Reversing a five-year-old decision, the Employees’ Provident Fund Organisation’s top decision-making body, the Central Board of Trustees, has decided to pay interest on all inoperative EPF accounts from April 1 onwards. Inoperative EPF accounts are those that have not received any contribution from employees or employers for 36 months. The move will benefit 90 million account holders with deposits of over Rs. 27,000 crore, but it will not apply retrospectively.
Millions of organised sector employees will start receiving interest payments on their inoperative Employees’ Provident Fund (EPF) savings from April 1 this year. Inoperative EPF accounts are those where there have been no contributions by an employee or their employer for 36 months.
Reversing its five-year-old decision which barred inoperative EPF accounts from earning interest, the Central Board of Trustees (CBT), the highest decision making body of the EPF organisation, on 29.3.2016 decided to pay interest on all such accounts. The new rule, however, will not apply retrospectively, EPFO officials said.
The decision to stop the payment of interest to such accounts was taken in 2011 in order to dissuade workers from making their accounts inactive and encourage them from merging them with an active one. A move to review earlier decision comes in the backdrop of new EPF rules introduced in February, 2016 that bar employees from withdrawing their entire PF amount till they turn 58.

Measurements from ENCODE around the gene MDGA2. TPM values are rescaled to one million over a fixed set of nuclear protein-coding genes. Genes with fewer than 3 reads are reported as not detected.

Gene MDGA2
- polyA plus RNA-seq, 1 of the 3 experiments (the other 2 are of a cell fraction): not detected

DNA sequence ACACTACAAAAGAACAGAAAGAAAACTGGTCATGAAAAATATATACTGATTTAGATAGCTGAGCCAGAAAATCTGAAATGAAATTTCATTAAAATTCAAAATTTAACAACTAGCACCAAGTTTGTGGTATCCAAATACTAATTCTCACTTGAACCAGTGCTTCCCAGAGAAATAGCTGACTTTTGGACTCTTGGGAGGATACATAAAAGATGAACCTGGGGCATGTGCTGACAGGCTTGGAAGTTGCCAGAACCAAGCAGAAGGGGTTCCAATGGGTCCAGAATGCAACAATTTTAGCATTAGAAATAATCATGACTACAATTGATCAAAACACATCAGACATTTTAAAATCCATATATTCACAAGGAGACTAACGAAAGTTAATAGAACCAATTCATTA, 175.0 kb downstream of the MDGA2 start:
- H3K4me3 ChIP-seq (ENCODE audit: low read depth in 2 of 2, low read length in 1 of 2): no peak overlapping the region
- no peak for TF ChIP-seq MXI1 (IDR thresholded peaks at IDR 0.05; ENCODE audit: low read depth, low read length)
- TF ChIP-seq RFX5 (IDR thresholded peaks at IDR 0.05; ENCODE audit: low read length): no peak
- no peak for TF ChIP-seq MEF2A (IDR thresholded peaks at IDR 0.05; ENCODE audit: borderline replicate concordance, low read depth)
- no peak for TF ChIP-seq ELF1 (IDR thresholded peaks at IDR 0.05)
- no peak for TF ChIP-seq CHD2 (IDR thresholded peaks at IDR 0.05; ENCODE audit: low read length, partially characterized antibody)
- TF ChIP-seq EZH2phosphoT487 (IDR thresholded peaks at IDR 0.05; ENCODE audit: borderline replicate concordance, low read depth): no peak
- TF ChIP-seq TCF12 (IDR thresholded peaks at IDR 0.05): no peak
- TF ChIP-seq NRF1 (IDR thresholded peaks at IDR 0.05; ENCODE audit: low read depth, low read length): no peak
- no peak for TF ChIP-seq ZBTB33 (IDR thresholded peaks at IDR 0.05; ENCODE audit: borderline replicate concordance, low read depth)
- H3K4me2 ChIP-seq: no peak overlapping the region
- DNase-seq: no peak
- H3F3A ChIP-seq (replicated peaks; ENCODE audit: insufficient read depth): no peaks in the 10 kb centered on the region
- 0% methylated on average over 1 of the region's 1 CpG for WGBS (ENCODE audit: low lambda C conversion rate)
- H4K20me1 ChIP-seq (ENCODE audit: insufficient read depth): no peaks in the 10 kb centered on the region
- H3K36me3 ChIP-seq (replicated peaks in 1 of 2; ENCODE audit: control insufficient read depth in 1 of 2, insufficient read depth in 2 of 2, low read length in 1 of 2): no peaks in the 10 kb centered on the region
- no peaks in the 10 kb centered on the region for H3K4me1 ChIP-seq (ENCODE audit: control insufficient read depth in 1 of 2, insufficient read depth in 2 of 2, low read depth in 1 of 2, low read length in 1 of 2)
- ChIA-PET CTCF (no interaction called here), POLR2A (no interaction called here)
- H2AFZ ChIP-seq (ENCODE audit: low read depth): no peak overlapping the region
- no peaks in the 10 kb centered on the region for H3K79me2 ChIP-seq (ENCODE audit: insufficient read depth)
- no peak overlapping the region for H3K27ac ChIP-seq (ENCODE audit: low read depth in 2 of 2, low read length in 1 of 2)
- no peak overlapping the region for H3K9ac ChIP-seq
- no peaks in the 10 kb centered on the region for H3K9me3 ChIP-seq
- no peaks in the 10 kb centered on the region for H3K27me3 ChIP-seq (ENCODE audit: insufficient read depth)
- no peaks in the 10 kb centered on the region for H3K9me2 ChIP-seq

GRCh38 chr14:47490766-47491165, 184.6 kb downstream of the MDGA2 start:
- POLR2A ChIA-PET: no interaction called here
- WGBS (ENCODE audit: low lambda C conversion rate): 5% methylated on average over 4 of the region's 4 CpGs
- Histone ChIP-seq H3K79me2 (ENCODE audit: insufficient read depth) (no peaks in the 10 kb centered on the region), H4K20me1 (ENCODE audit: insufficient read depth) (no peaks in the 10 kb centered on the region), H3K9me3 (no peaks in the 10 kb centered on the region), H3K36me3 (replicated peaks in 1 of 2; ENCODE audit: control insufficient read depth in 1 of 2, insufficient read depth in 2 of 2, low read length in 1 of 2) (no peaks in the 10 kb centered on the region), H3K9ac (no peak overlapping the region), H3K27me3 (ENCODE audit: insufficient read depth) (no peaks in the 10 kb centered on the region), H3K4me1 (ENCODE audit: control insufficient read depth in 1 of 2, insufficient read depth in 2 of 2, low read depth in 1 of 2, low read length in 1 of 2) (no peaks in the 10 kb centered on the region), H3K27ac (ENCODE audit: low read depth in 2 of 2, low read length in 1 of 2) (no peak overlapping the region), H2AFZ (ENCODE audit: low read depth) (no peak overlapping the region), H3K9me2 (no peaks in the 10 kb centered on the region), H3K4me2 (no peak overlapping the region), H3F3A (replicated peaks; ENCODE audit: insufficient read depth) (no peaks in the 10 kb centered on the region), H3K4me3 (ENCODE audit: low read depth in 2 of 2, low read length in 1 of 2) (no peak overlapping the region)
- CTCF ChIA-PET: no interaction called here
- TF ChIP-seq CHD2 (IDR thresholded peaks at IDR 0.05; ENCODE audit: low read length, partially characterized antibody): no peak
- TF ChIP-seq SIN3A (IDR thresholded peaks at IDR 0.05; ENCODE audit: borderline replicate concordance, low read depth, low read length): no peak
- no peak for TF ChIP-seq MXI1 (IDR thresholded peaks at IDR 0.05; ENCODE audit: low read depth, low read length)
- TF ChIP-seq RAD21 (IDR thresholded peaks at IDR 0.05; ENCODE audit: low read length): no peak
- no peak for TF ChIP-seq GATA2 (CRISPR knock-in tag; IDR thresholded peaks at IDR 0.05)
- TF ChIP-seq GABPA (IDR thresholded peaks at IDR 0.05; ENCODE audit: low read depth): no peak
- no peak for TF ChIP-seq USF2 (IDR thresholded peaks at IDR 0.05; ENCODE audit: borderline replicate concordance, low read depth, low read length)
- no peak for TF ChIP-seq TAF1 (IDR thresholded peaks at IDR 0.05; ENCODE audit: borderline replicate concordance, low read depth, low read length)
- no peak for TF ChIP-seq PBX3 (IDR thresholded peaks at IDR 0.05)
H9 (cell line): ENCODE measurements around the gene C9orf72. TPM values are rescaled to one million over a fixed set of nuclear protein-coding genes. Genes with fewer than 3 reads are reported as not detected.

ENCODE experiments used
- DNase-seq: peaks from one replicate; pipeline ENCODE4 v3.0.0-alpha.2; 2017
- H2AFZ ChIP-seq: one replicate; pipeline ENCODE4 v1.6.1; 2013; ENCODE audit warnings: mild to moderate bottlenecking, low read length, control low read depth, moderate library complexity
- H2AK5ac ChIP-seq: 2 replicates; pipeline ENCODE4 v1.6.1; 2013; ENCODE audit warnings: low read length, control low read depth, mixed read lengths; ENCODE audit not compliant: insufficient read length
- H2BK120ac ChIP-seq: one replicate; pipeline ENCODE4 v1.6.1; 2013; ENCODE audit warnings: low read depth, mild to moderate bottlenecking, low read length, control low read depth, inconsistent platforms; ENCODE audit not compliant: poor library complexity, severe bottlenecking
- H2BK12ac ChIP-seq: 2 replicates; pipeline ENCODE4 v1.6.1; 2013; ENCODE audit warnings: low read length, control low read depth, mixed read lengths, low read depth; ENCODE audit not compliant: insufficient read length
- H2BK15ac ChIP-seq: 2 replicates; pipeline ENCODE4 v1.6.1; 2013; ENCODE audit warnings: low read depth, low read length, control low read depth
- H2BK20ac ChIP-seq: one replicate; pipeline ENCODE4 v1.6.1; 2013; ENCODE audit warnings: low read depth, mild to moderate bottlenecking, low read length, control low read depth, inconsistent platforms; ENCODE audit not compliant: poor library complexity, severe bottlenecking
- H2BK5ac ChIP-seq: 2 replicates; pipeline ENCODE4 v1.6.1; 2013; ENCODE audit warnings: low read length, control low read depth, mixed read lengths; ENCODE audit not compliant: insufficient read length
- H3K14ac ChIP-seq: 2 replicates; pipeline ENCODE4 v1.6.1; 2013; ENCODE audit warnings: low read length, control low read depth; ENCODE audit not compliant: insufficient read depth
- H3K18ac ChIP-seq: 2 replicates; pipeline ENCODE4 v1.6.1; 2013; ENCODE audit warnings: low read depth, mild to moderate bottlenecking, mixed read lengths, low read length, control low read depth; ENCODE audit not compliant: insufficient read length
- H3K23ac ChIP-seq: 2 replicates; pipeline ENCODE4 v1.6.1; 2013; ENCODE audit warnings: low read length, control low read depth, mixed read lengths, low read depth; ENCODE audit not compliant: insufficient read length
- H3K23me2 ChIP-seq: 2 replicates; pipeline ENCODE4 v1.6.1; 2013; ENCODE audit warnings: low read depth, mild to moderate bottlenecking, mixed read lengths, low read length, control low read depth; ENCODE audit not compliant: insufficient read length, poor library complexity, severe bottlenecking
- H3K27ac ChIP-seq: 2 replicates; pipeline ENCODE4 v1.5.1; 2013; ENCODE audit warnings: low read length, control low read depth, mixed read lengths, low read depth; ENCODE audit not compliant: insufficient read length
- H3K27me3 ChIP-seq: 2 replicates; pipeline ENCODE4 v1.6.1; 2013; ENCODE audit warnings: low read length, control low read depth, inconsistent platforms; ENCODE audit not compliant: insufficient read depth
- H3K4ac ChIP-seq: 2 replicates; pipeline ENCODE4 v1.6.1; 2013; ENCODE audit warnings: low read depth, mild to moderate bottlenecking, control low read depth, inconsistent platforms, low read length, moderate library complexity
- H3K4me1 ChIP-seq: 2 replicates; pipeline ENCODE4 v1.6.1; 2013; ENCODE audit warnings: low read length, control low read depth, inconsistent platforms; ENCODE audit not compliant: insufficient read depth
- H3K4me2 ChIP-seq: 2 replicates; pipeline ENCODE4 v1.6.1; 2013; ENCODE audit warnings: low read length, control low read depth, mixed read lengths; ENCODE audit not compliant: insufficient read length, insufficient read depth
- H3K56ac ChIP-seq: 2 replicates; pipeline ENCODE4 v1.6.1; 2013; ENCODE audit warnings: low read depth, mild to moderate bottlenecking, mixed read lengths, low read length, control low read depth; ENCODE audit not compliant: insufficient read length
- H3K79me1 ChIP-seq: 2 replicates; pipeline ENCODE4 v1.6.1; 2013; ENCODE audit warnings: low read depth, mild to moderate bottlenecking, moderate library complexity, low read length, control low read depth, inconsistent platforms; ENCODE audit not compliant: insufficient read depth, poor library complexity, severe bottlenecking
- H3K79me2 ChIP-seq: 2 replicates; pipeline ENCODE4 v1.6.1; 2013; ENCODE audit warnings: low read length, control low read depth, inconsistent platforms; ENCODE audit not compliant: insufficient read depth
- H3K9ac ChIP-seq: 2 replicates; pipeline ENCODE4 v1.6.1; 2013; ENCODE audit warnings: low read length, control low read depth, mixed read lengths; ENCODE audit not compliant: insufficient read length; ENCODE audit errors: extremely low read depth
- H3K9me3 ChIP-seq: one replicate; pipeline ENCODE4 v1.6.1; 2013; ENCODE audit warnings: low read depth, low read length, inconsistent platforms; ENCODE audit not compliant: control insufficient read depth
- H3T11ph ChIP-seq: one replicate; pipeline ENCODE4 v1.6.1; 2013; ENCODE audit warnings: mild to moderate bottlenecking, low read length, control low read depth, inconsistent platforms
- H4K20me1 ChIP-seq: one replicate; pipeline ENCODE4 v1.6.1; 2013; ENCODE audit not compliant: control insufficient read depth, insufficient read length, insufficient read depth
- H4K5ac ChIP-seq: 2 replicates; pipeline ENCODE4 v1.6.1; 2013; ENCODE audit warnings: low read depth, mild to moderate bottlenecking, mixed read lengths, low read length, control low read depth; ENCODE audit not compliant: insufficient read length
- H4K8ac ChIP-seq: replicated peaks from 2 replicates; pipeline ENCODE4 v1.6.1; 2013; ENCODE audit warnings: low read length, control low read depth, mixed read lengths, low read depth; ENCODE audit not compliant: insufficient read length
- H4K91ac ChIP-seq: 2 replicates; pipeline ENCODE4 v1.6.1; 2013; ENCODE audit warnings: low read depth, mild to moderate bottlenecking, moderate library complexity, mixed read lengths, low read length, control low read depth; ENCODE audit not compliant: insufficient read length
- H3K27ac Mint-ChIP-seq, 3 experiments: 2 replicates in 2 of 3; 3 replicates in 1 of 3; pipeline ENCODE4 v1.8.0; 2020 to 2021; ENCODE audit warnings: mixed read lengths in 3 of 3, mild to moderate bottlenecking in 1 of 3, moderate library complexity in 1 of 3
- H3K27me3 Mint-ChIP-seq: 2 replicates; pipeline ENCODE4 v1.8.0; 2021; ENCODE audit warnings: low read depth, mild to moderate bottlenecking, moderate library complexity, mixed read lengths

“Under the new rules, when one can’t withdraw the entire amount even after being jobless for two months why should not the government pay interest on the accumulated money,” DL Sachdeva, the national secretary of All India Trade Union Congress and a member of the CBT, told HT.
On April 1, 2011 an amendment to EPF rules barred interest payments to accounts inoperative for more than 36 months.
“UPA government stopped interest on inoperative accounts. Now we have taken a pro-worker decision. The UPA government, which was claiming to be a pro-worker, stopped the interest on inoperative accounts. Now we have decided to credit interest in inoperative accounts,” labour minister Bandaru Dattatreya said after the CBT meeting.
Para 72(6) Employee Provident Fund Scheme 1952 defines an Inoperative account as follows:
Any amount becoming due to a member as a result of (i) supplementary contribution from the employer in respect of leave wages/arrears of pay, instalment of arrear contribution received in respect of a member whose claim has been settled on account but which could not be remitted for want of latest address, or (ii) accumulation in respect of any member who has either ceased to be employed or died [but no application for withdrawal under paragraphs 69 or 70 or transfer, as the case may be has been preferred] within a period of [thirty six months] from the date it becomes payable, or if any amount remitted to a person, is received back undelivered, and is not claimed again within a period of [thirty six months] from the date it becomes payable, shall be transferred to an account to be called the “Inoperative Account”.